Intel Corporation (NASDAQ:INTC) is a market leader with more than 90% share in the microprocessor industry for both desktop computers and server systems. Being very strong in this segment, the company was trying for the last several years to break its way into mobile platforms market but didn’t succeed. Now INTC is undergoing a large-scale restructuring program and aims to increase share of cloud computing and Internet of Things products in its portfolio. Meanwhile even the established “traditional” microprocessor business offers attractive returns for such a low-risk company.
INTC has a very strong and solvent balance sheet. The company has low leverage (Debt/Equity equaled modest 0.47x, Net Debt/EBITDA = 1.4x at end-2Q16) although it grew due to the 2015 acquisition of Altera, a leading provider of field-programmable gate array (FPGA) technology for $14.5bn ($9.5bn of which were raised through additional debt issuance). Some concerns on the balance sheet are caused by a large share of goodwill (15.5% of total assets) and intangible assets (9.9%). It’s understandable that a company operating in the hi-tech industry with significant R&D expenses (roughly $12bn per year) will have a large share of such assets. Still, its share of assets has grown by 10%, as intangibles and goodwill amounted to only 15% of total assets at end-FY2015, with this sharp growth mostly attributable to the Altera acquisition. This is worrisome, since it might indicate some future write-offs.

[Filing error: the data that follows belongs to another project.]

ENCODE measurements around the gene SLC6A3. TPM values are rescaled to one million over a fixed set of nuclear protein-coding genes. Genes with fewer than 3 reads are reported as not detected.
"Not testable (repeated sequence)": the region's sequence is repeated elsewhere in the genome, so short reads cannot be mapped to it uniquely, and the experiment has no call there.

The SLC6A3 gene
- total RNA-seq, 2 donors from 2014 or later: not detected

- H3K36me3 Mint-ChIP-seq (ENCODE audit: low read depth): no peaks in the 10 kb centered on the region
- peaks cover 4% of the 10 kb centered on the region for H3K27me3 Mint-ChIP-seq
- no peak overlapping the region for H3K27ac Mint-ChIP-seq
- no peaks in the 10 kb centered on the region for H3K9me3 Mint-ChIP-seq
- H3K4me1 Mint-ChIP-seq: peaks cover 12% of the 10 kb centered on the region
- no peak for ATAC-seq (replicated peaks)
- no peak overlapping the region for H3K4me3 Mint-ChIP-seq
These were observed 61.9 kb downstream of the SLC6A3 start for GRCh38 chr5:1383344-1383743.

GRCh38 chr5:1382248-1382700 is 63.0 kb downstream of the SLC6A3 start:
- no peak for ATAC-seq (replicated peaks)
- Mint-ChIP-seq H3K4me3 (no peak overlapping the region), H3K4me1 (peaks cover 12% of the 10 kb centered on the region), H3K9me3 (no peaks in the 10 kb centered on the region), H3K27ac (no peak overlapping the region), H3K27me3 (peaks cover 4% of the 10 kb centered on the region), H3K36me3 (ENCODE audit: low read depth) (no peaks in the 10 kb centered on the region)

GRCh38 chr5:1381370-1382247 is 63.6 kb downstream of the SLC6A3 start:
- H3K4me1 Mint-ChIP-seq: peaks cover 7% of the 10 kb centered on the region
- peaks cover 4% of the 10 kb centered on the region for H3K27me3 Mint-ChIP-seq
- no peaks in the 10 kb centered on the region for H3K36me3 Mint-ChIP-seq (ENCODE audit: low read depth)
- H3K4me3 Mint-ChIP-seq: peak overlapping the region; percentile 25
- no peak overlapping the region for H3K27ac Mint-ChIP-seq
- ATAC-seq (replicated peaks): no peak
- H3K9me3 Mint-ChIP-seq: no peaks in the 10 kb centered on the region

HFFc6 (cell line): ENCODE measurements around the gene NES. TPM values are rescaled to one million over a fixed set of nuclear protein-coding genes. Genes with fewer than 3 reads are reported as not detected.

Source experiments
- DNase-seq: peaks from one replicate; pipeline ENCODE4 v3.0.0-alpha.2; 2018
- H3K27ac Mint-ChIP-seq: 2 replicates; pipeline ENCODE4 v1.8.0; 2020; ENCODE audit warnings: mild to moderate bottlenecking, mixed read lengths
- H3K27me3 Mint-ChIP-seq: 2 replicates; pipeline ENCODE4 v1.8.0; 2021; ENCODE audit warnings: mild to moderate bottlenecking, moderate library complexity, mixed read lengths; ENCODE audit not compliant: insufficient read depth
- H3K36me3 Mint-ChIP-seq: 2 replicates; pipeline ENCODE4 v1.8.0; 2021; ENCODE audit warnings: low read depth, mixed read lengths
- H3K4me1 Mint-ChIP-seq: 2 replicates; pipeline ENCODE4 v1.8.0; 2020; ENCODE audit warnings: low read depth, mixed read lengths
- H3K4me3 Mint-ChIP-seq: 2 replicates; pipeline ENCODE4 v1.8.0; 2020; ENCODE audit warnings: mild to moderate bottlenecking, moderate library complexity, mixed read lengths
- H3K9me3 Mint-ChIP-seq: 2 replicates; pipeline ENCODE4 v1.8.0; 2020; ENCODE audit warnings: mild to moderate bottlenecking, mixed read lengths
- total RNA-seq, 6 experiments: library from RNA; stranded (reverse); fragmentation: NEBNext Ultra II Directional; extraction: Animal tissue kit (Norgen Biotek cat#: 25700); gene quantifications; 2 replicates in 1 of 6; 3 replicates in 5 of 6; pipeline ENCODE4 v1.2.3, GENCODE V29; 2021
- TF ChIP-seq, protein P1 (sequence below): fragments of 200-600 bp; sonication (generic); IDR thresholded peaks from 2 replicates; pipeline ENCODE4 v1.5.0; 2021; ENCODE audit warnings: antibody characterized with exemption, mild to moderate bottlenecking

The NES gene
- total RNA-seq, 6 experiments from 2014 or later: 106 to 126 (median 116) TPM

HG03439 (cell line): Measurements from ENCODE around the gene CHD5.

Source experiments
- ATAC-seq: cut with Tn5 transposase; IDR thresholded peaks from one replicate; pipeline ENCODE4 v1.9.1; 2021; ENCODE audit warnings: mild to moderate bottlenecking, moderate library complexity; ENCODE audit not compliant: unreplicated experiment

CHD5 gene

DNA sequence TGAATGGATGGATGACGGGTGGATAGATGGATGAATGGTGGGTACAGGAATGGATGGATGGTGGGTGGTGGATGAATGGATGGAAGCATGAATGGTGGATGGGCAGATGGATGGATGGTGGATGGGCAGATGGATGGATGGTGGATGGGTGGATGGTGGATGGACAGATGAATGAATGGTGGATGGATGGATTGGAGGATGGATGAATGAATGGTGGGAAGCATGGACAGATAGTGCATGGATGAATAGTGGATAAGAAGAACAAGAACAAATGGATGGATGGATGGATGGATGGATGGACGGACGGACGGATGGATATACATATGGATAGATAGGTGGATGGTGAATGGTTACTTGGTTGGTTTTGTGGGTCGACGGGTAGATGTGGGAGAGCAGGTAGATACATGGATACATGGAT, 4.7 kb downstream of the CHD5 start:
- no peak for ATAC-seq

“Client Computing Group” [CCG] is the largest business segment for INTC in terms of net revenue (54.7%) while the “Data Center Group” is by far the most marginal (29.6% of net revenue) – gross profit margin for DCG equaled 87.9% compared to 51.0% for CCG. These business lines are protected by significant barriers to entry of new market participants as very large investments and significant experience are required to start manufacturing microprocessors. There are some delays in introducing a new 10-nanometer [NM] technological process, (postponed to 2017) which should be more power efficient. But the same has happened in the past for the 14nm process, and we do not expect it will have any material negative effect on INTC’s financials.
At a first glance INTC’s net income, adjusted for one-off events, as described below, is quite stable: +2% in 6m2016 YoY. But the devil is always in the details and there are surely some problems hidden within. It shouldn’t go unnoticed that in 2015 INTC combined reporting for most profitable “PC Client Group” segment and its “Mobile and Communications Group” [MCG]. What was the point behind this?